Comparative Analysis of Major Issues Involved in IPR and Competition Policy

Comparative Analysis of Major Issues Involved in IPR and Competition Policy

Nisha Dhanraj (Amity Law School, India) and Mamta Sharma (Amity Law School, India)
DOI: 10.4018/978-1-4666-7230-7.ch058
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As IPR and competition laws share the same economic rationale, they both are crucial for the establishment of competitive and innovative market conditions. On the other hand, these two regimes are conflicting to each other, IP grants monopoly, whereas competition laws seek to undo monopolistic and restrictive trade practices. Therefore, focus has been shifted towards how these two separate regimes are complementary and conflicting to each other through their goals, how competition policy is effective on IPRs, and IPRs on competition policy. IPRs granted by patents, copyrights, and trademarks, etc. play an important role in fostering innovation and sustaining economic growth.
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Any country must lose if it grants monopoly privileges in the domestic market which neither improve nor cheapen the goods available, develop its own productive capacity nor obtain for its producers at least equivalent privileges in other markets. No amount of talk about the “economic unity of the world” can hide the fact that some countries with little export trade in industrial goods and few, if any, inventions for sale have nothing to gain from granting patents on inventions worked and patented abroad except the avoidance of unpleasant foreign retaliation in other directions. In this category are agricultural countries and countries striving to industrialise but exporting primarily raw material whatever advantages may exist for these countries, they do not include advantages related to their own economic gain from granting or obtaining patents on invention.


Competition And Patent

Both competition and patent policy can stimulate innovation. Innovation, in turn, benefits the public through the development of new and improved goods, services, and processes. An economy’s capacity for invention and innovation helps to drive its economic growth and to increase its citizens’ standard of living. Competition among firms can spur the invention of new or better products or more efficient processes. Firms may race to be the first to invent and patent an innovative technology. In some industries, firms often innovate to exploit first-mover advantages. Companies may invent lower-cost manufacturing processes, thereby increasing their profits and enhancing their ability to compete. Competition can prompt firms to identify consumers’ unmet needs and develop new products or services to satisfy them. At the hearings underlying the FTC (Federal Trade Commission)’s Report 2002, many participants representing computer hardware companies observed that competition, rather than patent protection, drives innovation in their industries.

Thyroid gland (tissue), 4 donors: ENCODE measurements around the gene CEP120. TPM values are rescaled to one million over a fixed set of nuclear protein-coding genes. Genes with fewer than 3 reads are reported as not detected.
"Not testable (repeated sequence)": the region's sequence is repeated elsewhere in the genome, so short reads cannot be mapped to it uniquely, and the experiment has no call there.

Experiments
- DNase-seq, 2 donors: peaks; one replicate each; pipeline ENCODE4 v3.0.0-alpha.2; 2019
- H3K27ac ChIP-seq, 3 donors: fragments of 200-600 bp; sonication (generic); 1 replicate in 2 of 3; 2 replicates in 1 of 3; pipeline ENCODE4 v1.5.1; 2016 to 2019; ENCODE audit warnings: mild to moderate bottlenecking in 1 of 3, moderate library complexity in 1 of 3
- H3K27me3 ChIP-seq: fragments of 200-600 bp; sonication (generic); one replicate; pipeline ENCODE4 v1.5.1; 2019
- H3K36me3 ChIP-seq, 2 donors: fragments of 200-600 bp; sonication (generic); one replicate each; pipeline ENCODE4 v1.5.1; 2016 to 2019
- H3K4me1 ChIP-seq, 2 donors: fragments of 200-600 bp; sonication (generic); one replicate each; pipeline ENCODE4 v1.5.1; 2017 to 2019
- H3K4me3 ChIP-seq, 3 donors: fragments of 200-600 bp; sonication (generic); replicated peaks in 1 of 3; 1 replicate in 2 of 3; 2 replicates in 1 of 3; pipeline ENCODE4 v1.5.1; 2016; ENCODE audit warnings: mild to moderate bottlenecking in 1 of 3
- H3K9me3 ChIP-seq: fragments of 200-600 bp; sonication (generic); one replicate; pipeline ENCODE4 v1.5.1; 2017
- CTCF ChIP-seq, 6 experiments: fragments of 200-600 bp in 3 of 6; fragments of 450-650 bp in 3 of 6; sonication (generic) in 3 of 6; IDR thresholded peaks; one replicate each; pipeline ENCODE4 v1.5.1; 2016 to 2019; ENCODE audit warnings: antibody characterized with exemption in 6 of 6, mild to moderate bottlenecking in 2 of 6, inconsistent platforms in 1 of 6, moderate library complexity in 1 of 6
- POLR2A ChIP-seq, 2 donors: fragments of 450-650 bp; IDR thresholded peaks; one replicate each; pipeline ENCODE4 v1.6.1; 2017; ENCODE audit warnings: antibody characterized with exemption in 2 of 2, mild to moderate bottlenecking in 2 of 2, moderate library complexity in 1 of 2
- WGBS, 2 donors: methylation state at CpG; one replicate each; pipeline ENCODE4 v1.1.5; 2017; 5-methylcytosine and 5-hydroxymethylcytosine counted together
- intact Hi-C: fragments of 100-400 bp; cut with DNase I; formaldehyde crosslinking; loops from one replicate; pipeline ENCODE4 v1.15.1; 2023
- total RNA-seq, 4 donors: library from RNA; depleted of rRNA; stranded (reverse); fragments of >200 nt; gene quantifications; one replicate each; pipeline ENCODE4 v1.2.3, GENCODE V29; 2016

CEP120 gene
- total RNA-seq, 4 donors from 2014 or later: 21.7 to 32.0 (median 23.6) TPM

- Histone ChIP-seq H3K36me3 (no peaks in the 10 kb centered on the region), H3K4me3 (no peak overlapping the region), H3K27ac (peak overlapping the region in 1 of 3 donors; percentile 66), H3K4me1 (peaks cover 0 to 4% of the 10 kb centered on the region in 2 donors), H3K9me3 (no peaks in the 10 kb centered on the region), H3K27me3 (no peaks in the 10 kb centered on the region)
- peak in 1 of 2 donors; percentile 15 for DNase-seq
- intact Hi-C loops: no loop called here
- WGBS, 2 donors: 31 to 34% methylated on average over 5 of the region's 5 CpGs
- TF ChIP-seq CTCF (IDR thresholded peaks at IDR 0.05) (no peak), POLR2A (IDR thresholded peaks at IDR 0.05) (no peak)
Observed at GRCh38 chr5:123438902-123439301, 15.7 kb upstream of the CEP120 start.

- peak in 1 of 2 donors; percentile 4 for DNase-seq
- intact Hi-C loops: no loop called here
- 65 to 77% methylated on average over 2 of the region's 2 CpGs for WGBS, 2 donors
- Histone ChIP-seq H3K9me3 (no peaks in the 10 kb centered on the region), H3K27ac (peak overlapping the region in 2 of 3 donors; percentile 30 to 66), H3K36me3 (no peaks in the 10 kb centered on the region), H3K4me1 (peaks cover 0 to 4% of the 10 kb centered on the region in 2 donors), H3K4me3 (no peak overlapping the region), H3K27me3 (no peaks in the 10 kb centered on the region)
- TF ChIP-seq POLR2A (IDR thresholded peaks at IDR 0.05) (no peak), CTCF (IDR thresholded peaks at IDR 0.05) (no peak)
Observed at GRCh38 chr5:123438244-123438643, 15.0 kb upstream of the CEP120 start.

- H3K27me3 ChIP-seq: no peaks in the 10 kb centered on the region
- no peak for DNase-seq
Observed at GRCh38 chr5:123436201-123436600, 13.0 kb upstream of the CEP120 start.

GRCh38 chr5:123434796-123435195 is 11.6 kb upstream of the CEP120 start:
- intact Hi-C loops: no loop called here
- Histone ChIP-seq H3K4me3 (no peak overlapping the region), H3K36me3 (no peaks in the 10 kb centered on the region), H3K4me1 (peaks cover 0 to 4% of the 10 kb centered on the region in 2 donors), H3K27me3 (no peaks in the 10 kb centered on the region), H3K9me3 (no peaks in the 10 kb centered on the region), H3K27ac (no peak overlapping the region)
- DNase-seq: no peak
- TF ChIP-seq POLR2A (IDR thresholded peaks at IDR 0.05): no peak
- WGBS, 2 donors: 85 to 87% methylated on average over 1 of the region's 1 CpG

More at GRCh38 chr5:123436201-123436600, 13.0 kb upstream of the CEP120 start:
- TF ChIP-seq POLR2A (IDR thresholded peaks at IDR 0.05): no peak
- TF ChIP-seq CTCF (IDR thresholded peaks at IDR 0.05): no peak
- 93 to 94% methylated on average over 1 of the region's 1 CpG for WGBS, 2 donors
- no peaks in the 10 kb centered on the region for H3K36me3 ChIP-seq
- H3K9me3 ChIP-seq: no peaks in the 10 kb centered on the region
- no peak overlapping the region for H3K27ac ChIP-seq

The search for this balance between patents and competition policy objectives is reflected both within the patent system as well as in respect of its relationship with competition law (Federal Trade Commission, 2002):

Within the patent system, the core principles of the system have been framed precisely with a view to ensure that the system simultaneously fosters innovation and remains consistent with fair market rules. Therefore, safeguards and boundaries have been built into the patent system to allow it to generate patents only for those inventions, which are most likely to serve the public interest, but should prevent patents for those inventions that would appear not to benefit society. In particular, such safeguards and boundaries include the fact that most patent systems protect only inventions, not discoveries, these limitation of patent rights as to their contents and their duration, the availability of exceptions to the rights conferred, and the conditions of patentability, which prevent grant of patents for obvious and not novel creations.

On the other hand, competition law has its objective to prevent undesired market behavior and, in particular, abuses of a market position. In relation to patent rights, such behavior would cover activities going beyond the objectives and boundaries set by the patent system. Such situations may occur, for example, where an exclusive license totally excludes other competitors from market entry, through restrictive selling practices or where patent rights are used to create horizontal agreements for fixing price levels.

Against this backdrop, competition law can be important instrument to regulate potential abuses of patent rights and to complement patent inherent boundaries. This conflict between overlapping legal regimes suggests that some accommodation by both patent law and antitrust law to the unique circumstances of standard setting will be required if consistent legal rules administrative, legislative, or jurisprudential are to emerge. Modifying patent law and antitrust principles entails at least some principal tasks for instance to identify the inherent character of voluntary consensus standard-setting that makes it a unique activity under both the patent laws and the antitrust laws, to characterize the tenets of patent law to which the risk of an anticompetitive outcome is most attributable, to develop an economic analysis that places the consensus-building process utilized in standard-setting in a broader market context and to identify those elements of antitrust doctrine that most inhibit standard-setting participants from engaging in activities that deters or undermines anticompetitive outcomes. Patent licensing is subject to anticompetitive abuse. Control of anticompetitive patent licensing is a generally accepted practice among states.

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